But we do want to encourage him to make peace with those for whom it’s possible. There are a lot of members of the Taliban who will not renounce al-Qaida. They have a very close working relationship with Al-Qaida. They will not agree to give up violence and integrate into the society and they will not agree to abide by the constitution and laws, including the laws protecting women. So I think that the universe of those who are willing to meet the criteria is not as big as some fear it is. But we’re deeply engaged in and working with the Karzai government on this on a regular basis.

QUESTION: Here in Islamabad, the last time, nine months ago, you suggested that you were confident that there were elements of the Pakistani Government, presumably in the intelligence services, who knew where Usama bin Ladin is and could get them – get him if they wanted to. Do you still believe that?

SECRETARY CLINTON: I do. I do. I think that there’s a bit of a debate going on within certain elements of the Pakistani Government. Remember, they also feel they were abandoned by the United States on several occasions, and they don’t know whether they can count on the United States. They don’t know how many fights they can take on at once with the various groups, including al-Qaida, that have found safe havens.

Our argument is very simple: Look, you’ve got to take on every nongovernmental armed force inside your country, because even though you think they won’t bother you today, there’s no guarantee. It’s like keeping a poisonous snake in your backyard. You think, oh, it’ll only go after the stranger or the intruder. You don’t know whether tomorrow it’ll go after you. So we’ve been making that case and I find greater receptivity to it, but we’re still having to really make it strongly.

QUESTION: Speaking of poisonous snakes, you received a letter from the Foreign Secretary William Hague, the UK rejecting any suggestion that BP was at fault or did anything improper regarding the release of Megrahi, the convicted killer, the bomber of Pan Am 103. Does that end it? Does that assertion by the British that they see nothing wrong – it was a mistake, they say, by the previous government, but that there was nothing wrong in the way the Scottish courts handled this release – does that end the case, as far as you’re concerned?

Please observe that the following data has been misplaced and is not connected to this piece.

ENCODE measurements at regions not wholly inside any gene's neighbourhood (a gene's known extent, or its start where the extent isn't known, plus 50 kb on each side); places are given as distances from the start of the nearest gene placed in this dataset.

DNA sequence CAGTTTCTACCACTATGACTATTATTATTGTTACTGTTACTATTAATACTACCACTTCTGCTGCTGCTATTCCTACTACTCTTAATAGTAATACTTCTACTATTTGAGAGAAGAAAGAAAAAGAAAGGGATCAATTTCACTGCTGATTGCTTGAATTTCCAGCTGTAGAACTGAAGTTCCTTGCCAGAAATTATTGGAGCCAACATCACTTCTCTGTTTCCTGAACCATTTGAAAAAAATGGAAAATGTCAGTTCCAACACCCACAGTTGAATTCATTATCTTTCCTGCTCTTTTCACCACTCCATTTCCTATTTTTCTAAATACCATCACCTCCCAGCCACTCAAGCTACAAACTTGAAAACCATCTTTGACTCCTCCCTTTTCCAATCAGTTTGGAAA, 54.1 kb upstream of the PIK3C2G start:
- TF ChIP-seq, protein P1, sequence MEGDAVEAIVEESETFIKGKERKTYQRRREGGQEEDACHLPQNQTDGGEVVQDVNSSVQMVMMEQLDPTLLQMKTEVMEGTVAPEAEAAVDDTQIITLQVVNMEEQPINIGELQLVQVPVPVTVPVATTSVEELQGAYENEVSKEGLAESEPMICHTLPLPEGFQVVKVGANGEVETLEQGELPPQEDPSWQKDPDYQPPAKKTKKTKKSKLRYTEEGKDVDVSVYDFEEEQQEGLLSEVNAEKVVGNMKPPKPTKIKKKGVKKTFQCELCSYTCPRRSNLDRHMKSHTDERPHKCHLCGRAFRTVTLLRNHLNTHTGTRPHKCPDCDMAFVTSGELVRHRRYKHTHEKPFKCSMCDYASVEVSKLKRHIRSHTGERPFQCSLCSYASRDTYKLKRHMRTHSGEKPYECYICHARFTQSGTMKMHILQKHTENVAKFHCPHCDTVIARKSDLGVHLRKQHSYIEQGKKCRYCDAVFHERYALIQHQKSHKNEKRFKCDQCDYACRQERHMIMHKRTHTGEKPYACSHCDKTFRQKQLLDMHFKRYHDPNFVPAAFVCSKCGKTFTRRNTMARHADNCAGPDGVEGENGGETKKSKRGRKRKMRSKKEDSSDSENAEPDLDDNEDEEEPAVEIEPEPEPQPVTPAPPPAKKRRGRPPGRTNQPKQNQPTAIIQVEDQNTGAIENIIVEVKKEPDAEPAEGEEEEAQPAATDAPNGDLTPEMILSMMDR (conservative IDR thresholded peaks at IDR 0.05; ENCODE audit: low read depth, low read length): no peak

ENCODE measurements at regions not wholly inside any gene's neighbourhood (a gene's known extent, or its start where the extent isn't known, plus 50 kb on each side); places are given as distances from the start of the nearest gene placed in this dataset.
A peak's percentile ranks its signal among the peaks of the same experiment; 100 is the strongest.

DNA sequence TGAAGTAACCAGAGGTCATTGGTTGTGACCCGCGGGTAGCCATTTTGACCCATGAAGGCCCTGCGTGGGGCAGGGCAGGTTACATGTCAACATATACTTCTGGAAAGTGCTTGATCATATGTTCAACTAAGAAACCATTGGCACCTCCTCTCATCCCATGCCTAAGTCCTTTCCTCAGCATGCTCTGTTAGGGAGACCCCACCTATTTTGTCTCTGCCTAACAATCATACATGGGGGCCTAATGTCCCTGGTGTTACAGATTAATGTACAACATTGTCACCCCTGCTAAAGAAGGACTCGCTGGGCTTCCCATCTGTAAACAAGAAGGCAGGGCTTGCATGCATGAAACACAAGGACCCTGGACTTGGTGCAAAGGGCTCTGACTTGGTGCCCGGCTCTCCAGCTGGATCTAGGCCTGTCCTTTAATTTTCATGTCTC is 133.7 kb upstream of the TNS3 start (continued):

SECRETARY CLINTON: Well, I don’t think it will end it in terms of the inquiries that Congress and the Administration have made. It may be that there’s nothing to be done about it, which is deeply frustrating. I spoke out both publicly and privately against the release of Megrahi. But this current UK government, Prime Minister Cameron, Foreign Secretary Hague, has said, look, we were against it, we spoke out against it when we were in opposition, we would not have done it were we in power; however, we didn’t have all the cards because with the devolution of authority that has occurred in the last years in the United Kingdom, the Scottish authorities had the authority to make the decision. And I spoke to Scottish authorities during the time that I knew this was being considered, and they had a very different view and they acted, as we now know, to release someone who they thought was dying and on a humanitarian release.

QUESTION: Knowing what you know now from the doctor’s report and BP’s own admission that they were involved in discussing commercial interests and prisoner transfer agreements, do you personally have any doubt that BP tried to influence that release?

SECRETARY CLINTON: I can’t – I don’t have enough information, Andrea. I mean, they, on their own words, have said, look, they raised the issue. But both the British and the Scottish governments have said that wasn’t in any way a contributing or certainly not a determinant factor. The problem is I don’t know how you put the genie back in the bottle. I think that this should be an object lesson for any country that when people have been convicted of such horrific crimes as the Lockerbie bombing was for Pan Am 103 with all those young people, many of whom I had a connection to because I represented New York – I got to know their families, I got to know their friends, there were so many who came from Syracuse University – that you have to act out of not just an abundance of caution, but a resistance to the entreaties to in any way undermine justice. And that’s what I thought occurred here. Now, if the Scottish ministers were sitting here, they would tell you something very different, but I deeply regret that they took the action they took.